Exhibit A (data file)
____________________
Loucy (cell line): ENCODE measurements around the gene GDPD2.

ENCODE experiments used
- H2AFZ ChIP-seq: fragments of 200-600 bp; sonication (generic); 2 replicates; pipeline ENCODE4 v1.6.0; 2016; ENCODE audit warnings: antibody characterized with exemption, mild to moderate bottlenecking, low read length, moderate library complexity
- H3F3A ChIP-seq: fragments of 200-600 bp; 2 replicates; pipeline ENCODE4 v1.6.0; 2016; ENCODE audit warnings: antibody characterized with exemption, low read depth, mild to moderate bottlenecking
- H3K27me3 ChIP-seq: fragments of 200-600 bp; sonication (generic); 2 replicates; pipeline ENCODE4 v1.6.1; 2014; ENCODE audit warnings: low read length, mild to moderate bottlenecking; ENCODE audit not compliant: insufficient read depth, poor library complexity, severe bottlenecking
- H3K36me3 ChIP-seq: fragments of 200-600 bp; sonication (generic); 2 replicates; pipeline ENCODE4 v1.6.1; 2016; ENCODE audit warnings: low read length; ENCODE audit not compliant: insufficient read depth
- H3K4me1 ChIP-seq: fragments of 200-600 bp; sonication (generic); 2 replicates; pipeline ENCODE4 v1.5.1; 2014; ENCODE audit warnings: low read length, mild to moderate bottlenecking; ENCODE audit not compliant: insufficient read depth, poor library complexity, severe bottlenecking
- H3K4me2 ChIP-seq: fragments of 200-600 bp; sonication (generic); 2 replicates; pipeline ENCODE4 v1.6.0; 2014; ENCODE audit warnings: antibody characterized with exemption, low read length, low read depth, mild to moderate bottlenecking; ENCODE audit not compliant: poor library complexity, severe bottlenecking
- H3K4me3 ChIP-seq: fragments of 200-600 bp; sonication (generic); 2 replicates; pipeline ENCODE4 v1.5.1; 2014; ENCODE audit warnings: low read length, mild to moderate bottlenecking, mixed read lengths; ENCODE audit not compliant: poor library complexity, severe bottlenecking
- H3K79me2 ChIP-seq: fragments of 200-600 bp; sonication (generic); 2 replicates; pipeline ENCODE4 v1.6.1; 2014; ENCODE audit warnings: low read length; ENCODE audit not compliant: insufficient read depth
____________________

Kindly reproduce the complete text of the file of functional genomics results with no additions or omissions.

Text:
Loucy (cell line): ENCODE measurements around the gene GDPD2.

ENCODE experiments used
- H2AFZ ChIP-seq: fragments of 200-600 bp; sonication (generic); 2 replicates; pipeline ENCODE4 v1.6.0; 2016; ENCODE audit warnings: antibody characterized with exemption, mild to moderate bottlenecking, low read length, moderate library complexity
- H3F3A ChIP-seq: fragments of 200-600 bp; 2 replicates; pipeline ENCODE4 v1.6.0; 2016; ENCODE audit warnings: antibody characterized with exemption, low read depth, mild to moderate bottlenecking
- H3K27me3 ChIP-seq: fragments of 200-600 bp; sonication (generic); 2 replicates; pipeline ENCODE4 v1.6.1; 2014; ENCODE audit warnings: low read length, mild to moderate bottlenecking; ENCODE audit not compliant: insufficient read depth, poor library complexity, severe bottlenecking
- H3K36me3 ChIP-seq: fragments of 200-600 bp; sonication (generic); 2 replicates; pipeline ENCODE4 v1.6.1; 2016; ENCODE audit warnings: low read length; ENCODE audit not compliant: insufficient read depth
- H3K4me1 ChIP-seq: fragments of 200-600 bp; sonication (generic); 2 replicates; pipeline ENCODE4 v1.5.1; 2014; ENCODE audit warnings: low read length, mild to moderate bottlenecking; ENCODE audit not compliant: insufficient read depth, poor library complexity, severe bottlenecking
- H3K4me2 ChIP-seq: fragments of 200-600 bp; sonication (generic); 2 replicates; pipeline ENCODE4 v1.6.0; 2014; ENCODE audit warnings: antibody characterized with exemption, low read length, low read depth, mild to moderate bottlenecking; ENCODE audit not compliant: poor library complexity, severe bottlenecking
- H3K4me3 ChIP-seq: fragments of 200-600 bp; sonication (generic); 2 replicates; pipeline ENCODE4 v1.5.1; 2014; ENCODE audit warnings: low read length, mild to moderate bottlenecking, mixed read lengths; ENCODE audit not compliant: poor library complexity, severe bottlenecking
- H3K79me2 ChIP-seq: fragments of 200-600 bp; sonication (generic); 2 replicates; pipeline ENCODE4 v1.6.1; 2014; ENCODE audit warnings: low read length; ENCODE audit not compliant: insufficient read depth